4,600 Canadians lost their lives during the Battle of the Atlantic, the longest continuous battle of the Second World War. On the morning of 7 May, a ceremony was held at the Naval Memorial in Barrie, Ont. to remember the veterans and merchant mariners who served during this battle, their families, and the sacrifice of those who never returned home.
Control of the Atlantic Ocean was vital to the war effort. Without it, North America was effectively cut off from providing troops and supplies to the Allies. Beginning at the onset of the Second World War in September 1939, the Battle of the Atlantic continued steadily until May 1945, during which time Allied ships were at constant risk of being sunk by German submarines and warships.
The losses were great. Between January and July 1942 alone, almost 400 Allied ships sank to the bottom of the Atlantic. One out of seven Merchant Navy Sailors was either killed or wounded, making it the highest casualty rate for Canadians of any battle in the Second World War. Of the 2,000 Royal Canadian Naval Service members who lost their lives during the war, most of them died fighting the Battle of the Atlantic.
Casualties extended beyond serving members as well. With busy ports in Canada’s East Coast cities, the battle extending as close as the St. Lawrence River and the SS Caribou, a passenger ferry travelling from Nova Scotia to Newfoundland, was sunk, resulting in 136 civilian deaths.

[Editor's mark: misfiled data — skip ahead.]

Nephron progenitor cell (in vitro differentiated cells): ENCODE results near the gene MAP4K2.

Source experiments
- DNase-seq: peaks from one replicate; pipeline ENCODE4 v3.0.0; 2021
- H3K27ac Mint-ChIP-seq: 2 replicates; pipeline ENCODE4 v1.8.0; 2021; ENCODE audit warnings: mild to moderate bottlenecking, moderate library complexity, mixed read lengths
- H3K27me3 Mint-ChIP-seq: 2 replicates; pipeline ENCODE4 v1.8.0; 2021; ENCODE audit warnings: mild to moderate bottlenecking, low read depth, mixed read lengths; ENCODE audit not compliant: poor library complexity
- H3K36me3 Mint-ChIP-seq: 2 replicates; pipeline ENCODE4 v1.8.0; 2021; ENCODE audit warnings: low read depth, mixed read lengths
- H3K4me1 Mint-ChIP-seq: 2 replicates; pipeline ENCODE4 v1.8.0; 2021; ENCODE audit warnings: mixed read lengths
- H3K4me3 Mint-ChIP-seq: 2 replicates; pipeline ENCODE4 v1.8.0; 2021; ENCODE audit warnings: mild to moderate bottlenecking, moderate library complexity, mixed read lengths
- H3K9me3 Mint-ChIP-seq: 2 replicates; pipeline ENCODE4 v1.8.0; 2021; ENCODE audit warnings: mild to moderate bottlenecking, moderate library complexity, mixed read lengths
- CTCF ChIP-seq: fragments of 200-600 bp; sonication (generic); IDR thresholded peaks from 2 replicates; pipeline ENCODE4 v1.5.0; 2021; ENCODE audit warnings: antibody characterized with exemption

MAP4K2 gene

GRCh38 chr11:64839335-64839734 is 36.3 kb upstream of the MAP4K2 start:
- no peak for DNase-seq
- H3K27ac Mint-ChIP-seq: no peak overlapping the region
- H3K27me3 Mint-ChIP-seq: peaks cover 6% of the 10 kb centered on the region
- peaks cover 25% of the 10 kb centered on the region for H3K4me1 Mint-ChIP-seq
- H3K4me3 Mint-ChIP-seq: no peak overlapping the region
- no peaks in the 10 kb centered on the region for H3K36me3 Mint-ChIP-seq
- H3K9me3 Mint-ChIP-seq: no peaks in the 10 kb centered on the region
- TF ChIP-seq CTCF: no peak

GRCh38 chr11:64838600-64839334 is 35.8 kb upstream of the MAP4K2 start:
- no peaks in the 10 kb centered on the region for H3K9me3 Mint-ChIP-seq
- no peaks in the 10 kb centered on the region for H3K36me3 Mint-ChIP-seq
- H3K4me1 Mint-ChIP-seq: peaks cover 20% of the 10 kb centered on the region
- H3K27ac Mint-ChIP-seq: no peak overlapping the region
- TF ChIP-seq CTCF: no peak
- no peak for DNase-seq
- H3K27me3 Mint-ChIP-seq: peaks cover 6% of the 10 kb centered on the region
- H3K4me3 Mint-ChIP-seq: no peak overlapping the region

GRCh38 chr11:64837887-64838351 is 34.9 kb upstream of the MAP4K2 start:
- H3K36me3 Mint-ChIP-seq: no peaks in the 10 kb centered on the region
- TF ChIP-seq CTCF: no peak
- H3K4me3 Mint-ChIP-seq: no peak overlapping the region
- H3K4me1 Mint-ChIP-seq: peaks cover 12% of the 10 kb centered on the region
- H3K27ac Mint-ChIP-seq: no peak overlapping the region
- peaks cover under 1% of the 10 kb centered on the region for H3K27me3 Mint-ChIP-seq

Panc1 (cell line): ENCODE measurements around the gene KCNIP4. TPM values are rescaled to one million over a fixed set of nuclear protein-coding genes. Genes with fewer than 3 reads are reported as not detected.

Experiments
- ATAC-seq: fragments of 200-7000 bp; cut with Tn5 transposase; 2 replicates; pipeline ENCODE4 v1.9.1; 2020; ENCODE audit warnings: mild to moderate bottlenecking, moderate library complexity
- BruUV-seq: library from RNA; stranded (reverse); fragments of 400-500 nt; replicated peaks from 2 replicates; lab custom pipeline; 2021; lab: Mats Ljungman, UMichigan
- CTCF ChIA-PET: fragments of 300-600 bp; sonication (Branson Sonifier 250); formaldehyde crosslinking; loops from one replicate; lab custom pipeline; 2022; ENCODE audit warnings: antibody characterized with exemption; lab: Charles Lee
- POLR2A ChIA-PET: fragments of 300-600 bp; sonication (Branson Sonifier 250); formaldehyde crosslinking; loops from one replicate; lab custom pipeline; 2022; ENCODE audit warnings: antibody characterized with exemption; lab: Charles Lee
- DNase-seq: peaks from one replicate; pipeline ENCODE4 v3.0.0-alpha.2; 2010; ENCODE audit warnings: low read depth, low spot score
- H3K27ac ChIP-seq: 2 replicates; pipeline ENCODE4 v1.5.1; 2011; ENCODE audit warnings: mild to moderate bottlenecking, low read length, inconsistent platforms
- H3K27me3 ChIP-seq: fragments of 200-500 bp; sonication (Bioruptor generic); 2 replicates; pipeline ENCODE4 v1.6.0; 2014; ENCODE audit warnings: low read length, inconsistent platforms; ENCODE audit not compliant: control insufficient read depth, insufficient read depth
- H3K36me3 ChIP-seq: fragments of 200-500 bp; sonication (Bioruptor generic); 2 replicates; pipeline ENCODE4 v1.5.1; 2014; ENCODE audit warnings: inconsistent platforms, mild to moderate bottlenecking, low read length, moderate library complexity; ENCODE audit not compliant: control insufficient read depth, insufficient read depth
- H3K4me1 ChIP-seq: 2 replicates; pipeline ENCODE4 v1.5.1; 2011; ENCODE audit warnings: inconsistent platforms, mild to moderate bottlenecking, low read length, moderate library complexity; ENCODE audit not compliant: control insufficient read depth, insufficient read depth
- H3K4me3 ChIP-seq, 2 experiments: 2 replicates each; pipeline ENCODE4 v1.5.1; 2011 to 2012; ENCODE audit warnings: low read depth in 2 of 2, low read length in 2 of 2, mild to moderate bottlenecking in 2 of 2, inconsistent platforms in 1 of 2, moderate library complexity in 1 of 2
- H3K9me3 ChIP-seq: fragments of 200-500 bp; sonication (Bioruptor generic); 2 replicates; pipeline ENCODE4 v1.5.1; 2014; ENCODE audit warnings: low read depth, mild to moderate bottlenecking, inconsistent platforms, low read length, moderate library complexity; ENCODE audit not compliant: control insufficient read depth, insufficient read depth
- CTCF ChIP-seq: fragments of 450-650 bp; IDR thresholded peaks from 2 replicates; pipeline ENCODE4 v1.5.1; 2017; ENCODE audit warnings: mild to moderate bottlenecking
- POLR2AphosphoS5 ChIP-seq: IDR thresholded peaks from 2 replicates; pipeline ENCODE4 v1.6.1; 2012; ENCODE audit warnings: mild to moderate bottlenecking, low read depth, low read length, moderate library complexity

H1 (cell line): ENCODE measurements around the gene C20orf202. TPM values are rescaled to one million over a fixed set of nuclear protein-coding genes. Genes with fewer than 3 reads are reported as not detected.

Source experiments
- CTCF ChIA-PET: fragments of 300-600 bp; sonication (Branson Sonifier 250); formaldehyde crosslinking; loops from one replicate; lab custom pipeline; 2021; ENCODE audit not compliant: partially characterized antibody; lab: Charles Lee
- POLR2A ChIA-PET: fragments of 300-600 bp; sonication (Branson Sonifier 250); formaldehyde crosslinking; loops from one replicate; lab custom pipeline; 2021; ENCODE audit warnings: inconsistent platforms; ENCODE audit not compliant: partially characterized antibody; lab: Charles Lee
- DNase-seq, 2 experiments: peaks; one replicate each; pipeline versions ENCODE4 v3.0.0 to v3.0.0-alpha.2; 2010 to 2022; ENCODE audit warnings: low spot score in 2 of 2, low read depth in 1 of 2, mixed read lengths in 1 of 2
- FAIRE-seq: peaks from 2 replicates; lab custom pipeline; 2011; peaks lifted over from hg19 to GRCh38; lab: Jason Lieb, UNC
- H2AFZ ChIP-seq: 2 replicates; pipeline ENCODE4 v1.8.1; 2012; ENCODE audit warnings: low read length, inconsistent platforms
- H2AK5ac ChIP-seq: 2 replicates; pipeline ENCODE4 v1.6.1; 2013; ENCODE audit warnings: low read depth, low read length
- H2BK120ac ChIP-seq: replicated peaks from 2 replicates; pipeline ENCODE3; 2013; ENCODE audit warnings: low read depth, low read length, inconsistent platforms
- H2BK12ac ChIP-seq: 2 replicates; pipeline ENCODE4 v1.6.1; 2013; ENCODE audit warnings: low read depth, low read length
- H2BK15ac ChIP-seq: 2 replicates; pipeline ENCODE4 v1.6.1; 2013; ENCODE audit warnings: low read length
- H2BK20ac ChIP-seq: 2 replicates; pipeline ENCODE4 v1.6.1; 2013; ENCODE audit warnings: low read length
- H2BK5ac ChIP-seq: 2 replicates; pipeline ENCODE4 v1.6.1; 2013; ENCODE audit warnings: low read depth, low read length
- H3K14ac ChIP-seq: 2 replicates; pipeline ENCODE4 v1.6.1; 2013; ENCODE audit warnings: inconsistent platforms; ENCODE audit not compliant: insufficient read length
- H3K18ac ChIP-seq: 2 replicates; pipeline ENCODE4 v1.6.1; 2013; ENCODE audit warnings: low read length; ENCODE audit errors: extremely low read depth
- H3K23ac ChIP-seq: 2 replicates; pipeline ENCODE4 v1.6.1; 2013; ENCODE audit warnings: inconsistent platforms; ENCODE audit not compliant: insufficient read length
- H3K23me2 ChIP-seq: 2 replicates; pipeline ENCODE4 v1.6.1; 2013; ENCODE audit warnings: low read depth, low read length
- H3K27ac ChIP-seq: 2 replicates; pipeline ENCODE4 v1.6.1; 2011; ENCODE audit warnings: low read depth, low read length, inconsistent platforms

Members of the Royal Canadian Navy, the Canadian Merchant Navy, the Women’s Royal Canadian Naval Service, and the Royal Canadian Air Force were part of the fight. In 1943, the Allied air and naval forces of the Northwest Atlantic were put under the charge of Rear Admiral Leonard Murray, making it the only theatre of war in the Second World War to be commanded by a Canadian.
The tides turned in favour of the Allies eventually, thanks to improved tactics and technology such as radar and long-range planes (the aircraft providing extra protection to Allied ships at the onset of the war couldn’t travel all the way across the Atlantic Ocean). Canada’s Navy also saw extreme growth during this time, going from a fleet of six ships and 3,500 personnel to 434 commissioned vessels and 95,000 serving members.
The efforts and sacrifice of the Canadians who served played a critical role in the Allied victory, both in the Battle of the Atlantic and the Second World War.